So I know where the port has to be, have a reasonable idea of costs, and have to figure out what I could do to bring in the scratch for a few years. The other piece is contingency plans. The most obvious would be the continuation of the part time stuff for longer than 5 years. DW or I (with three masters' degress between us and lots of letters after our names) could make the monthly nut simply by getting a basic white collar job. Will have to give it more thought.

And of course I will have to discuss it with DW. The portfolio is a few years away from where it needs to be, so we will have time to think about it and do the appropriate planning. Somehow I do not think it will upset DW. The other consideration is uprooting the kids (and ourselves), but I suppose that if it is a one-time thing we can probably deal with it.
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Old 02-18-2010, 01:43 PM   #13
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Obviously a larger portfolio would make this "safer" but I am thinking the concept has some merit. What am I missing here? Probably lots, but figured getting a reality check by people not being driven nuts would be helpful. A realistic view from any Coloradans would also be helpful.
When I started college my family moved to Parker from Pittsburgh. 30 years later my brother still lives in Denver and my father's tried a couple of the smaller towns. They love it.

The good news is that moving from your current state to almost anywhere else is bound to be a step up. Even the pollution in Denver is cleaner.

The downside is that you're gonna need a lot of nasal lubricants until you adjust to 2% humidity. Every time I visit I get nosebleeds for the first couple weeks. IMO it's also brutally cold in the winter, to the point where you want to greet the sentiment "Yeah, but it's a dry cold!!" with automatic weapons fire. But if I lived there year-round for a couple winters I'd probably get used to it. Probably.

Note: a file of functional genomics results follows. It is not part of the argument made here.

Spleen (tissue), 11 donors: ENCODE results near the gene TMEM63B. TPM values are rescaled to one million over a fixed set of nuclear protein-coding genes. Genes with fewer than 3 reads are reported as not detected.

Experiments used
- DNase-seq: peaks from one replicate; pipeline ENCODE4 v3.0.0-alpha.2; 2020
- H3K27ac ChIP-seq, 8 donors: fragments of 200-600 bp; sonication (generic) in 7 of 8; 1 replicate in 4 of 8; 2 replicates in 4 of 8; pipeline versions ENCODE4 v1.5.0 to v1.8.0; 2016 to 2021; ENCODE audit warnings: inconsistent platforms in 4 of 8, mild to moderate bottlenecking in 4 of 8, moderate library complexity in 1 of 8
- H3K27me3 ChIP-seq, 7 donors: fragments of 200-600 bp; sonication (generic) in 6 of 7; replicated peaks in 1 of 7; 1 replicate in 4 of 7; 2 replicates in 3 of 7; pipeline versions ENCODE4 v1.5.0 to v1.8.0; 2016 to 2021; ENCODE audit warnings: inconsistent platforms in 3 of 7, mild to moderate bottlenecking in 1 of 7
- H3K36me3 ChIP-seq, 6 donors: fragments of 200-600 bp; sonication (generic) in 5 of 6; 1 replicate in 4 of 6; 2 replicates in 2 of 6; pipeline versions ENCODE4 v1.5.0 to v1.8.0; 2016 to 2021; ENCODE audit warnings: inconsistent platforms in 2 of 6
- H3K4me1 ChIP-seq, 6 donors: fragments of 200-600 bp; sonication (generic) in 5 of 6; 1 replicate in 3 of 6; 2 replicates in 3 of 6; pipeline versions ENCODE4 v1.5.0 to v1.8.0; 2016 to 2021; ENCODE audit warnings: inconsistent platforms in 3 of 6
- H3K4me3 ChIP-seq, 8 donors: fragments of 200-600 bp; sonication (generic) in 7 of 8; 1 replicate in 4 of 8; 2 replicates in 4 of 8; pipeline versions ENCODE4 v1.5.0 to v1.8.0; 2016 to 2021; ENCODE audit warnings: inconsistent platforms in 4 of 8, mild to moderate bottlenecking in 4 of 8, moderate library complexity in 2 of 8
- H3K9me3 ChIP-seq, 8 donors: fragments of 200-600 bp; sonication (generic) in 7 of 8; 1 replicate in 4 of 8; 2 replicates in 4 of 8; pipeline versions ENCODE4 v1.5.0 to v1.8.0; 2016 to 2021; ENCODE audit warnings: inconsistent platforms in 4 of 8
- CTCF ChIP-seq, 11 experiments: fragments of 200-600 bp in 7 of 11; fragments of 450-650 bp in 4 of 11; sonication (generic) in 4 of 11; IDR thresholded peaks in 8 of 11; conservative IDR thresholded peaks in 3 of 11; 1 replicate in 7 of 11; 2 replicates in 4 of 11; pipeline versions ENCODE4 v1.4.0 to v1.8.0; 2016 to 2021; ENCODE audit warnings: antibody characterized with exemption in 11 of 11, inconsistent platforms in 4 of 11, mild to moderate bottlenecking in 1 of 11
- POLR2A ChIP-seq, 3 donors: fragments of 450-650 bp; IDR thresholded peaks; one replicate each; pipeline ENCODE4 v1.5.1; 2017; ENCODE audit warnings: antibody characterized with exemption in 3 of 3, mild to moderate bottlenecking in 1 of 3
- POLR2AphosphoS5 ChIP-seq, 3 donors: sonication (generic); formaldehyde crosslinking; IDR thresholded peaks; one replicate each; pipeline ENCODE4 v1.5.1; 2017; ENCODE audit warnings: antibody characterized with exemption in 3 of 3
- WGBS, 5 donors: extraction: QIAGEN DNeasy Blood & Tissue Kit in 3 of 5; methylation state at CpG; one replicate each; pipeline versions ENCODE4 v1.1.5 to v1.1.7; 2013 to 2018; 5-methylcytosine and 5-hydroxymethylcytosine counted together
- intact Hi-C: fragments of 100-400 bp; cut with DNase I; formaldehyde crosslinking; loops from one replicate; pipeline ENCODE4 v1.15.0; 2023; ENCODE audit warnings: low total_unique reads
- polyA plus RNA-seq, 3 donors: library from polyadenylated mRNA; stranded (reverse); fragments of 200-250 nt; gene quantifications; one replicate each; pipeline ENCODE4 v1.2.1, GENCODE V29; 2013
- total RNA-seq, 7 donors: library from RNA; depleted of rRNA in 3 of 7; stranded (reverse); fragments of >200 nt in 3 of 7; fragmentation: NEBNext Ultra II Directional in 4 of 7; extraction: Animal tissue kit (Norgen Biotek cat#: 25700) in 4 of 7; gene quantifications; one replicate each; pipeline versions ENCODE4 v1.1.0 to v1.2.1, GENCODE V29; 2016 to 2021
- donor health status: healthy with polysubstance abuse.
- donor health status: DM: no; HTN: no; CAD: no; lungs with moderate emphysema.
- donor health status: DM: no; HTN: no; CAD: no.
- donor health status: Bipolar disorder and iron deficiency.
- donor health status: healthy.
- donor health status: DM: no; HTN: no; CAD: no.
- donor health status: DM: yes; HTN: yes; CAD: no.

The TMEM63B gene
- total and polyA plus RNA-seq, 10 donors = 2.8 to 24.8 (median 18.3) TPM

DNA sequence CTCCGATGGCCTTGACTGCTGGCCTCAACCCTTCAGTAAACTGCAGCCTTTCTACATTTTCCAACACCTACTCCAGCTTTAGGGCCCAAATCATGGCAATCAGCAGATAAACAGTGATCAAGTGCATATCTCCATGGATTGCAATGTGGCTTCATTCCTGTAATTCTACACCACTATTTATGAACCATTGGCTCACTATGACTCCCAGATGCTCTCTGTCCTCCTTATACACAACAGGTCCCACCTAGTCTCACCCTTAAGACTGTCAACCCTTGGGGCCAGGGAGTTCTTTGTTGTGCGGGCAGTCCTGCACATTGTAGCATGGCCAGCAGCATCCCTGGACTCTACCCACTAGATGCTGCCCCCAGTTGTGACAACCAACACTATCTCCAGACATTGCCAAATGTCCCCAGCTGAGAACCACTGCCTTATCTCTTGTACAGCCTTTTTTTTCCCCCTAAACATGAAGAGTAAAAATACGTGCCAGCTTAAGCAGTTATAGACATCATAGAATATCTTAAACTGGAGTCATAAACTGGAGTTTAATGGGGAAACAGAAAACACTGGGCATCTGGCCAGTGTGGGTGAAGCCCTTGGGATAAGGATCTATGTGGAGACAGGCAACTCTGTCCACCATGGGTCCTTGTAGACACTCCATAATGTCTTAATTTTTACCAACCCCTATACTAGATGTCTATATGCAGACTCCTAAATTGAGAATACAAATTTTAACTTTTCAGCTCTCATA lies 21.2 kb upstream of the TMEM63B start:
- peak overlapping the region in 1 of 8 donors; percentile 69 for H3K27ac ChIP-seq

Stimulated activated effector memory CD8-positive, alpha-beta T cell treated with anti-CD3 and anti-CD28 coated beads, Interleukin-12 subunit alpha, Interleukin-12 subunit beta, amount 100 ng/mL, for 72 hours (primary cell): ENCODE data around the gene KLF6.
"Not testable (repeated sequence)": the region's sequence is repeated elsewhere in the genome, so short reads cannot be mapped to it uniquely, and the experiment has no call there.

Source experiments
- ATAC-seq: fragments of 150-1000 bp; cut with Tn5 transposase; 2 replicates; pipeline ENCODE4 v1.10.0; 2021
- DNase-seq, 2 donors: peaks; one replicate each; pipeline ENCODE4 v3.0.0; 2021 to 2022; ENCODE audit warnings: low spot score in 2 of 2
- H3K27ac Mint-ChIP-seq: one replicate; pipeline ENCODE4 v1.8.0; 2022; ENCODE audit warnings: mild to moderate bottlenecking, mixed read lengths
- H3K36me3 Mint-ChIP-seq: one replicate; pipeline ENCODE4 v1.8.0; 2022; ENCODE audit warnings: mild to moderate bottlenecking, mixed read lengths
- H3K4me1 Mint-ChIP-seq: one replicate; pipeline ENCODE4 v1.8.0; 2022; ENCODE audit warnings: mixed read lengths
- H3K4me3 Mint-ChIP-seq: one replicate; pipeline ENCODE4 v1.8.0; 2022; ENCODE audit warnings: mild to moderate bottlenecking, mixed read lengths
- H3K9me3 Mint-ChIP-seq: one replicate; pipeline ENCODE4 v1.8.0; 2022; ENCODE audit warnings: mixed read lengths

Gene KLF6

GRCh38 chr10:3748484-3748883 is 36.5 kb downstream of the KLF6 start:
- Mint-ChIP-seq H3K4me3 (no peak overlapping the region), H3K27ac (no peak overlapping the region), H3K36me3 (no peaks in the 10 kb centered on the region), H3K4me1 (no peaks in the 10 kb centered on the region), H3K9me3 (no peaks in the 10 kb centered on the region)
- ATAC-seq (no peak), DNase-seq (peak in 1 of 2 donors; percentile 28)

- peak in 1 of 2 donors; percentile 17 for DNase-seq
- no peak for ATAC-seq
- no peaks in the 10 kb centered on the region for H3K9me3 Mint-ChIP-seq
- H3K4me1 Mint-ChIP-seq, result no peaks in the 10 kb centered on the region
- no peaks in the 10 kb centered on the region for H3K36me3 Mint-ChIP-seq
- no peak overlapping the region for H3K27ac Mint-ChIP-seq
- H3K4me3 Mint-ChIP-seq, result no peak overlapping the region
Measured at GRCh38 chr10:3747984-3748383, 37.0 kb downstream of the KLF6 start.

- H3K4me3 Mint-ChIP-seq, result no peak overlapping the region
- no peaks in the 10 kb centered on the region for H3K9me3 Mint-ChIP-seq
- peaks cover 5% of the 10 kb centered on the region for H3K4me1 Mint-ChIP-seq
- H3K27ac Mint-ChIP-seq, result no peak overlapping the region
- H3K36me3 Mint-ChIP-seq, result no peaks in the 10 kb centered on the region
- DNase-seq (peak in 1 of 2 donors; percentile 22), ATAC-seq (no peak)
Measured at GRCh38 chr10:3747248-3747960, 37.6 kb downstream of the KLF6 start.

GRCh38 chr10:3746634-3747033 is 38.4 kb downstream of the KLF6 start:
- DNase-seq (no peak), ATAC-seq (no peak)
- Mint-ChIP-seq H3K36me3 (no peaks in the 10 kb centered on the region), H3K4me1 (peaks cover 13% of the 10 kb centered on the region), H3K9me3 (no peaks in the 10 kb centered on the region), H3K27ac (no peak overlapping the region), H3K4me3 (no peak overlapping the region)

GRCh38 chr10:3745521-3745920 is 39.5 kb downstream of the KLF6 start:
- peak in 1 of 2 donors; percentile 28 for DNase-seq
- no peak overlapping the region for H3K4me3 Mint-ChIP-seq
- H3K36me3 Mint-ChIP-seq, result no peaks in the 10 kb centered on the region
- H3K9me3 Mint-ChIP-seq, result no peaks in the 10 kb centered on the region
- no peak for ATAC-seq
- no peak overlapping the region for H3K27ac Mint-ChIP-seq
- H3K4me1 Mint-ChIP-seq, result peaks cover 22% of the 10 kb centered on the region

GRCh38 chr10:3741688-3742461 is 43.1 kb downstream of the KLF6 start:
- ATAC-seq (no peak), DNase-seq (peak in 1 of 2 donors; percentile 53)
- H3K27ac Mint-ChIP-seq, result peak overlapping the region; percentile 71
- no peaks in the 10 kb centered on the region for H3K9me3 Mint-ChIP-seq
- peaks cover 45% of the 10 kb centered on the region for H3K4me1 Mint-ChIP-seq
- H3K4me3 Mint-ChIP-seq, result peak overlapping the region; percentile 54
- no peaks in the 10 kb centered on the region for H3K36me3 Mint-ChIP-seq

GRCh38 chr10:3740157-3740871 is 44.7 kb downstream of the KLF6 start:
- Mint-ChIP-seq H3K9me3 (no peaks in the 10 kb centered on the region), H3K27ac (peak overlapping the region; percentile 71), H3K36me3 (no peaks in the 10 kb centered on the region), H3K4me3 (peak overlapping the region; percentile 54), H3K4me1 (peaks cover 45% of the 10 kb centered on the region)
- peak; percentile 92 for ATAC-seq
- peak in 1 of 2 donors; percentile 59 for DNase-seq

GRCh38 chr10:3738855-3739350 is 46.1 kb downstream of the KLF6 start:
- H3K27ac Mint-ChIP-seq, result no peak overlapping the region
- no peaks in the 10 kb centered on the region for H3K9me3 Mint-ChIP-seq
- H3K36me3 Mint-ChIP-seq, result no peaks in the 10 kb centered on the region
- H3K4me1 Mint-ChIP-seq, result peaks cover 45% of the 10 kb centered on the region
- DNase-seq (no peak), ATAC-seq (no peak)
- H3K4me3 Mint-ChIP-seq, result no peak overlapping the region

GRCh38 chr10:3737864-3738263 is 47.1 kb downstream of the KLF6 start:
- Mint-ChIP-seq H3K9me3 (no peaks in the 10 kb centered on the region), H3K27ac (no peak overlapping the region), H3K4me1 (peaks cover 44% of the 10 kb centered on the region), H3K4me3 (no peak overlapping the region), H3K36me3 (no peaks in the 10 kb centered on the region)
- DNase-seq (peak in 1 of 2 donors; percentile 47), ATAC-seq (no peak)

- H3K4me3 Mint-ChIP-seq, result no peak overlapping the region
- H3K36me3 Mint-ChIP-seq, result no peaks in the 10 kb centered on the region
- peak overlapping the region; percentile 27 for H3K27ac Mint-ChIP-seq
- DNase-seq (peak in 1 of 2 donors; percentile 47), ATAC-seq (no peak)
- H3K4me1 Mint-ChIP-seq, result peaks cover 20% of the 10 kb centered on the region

Overall you'll be in a much better location to raise a family. And with your background/résumé you'll have no trouble finding part-time/full-time work.

Land might be more plentiful than your current location, but you'll want to xeriscape. Depending on your location you'll also want plenty of home insulation against both the heat and the cold.

I think there are two other posters on the board with Fort Collins knowledge. I'll point them to this thread.
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Old 02-18-2010, 02:02 PM   #14
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Thanks, Nords. I spent a summer in CO in 1994 and have been returning there on a regulat basis to visit DW's family (at all times of year), so I have some appreciation of the climate. RonBoyd has indicated in the past that the winters are not especially awful most years. Coming from a state that has unpleasant winters and having spent several truly miserable winters near Cleveland, I suspect I would not find them all that bad. This may sound funny, but the thing I would miss the most about teh East is the Fall. Easily the best weather of the year and with spectacular foliage to boot.
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Old 02-18-2010, 02:33 PM   #15
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This may sound funny, but the thing I would miss the most about teh East is the Fall. Easily the best weather of the year and with spectacular foliage to boot.
Rocky Mountain National Park (as an example) will give you all that AND trumpeting elk -- a sound you won't soon forget.
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Old 02-18-2010, 02:34 PM   #16
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This may sound funny, but the thing I would miss the most about teh East is the Fall. Easily the best weather of the year and with spectacular foliage to boot.
I suspect that Colorado scenery is spectacular enough in its own right, and you won't miss the fall colors as much as you think you will. *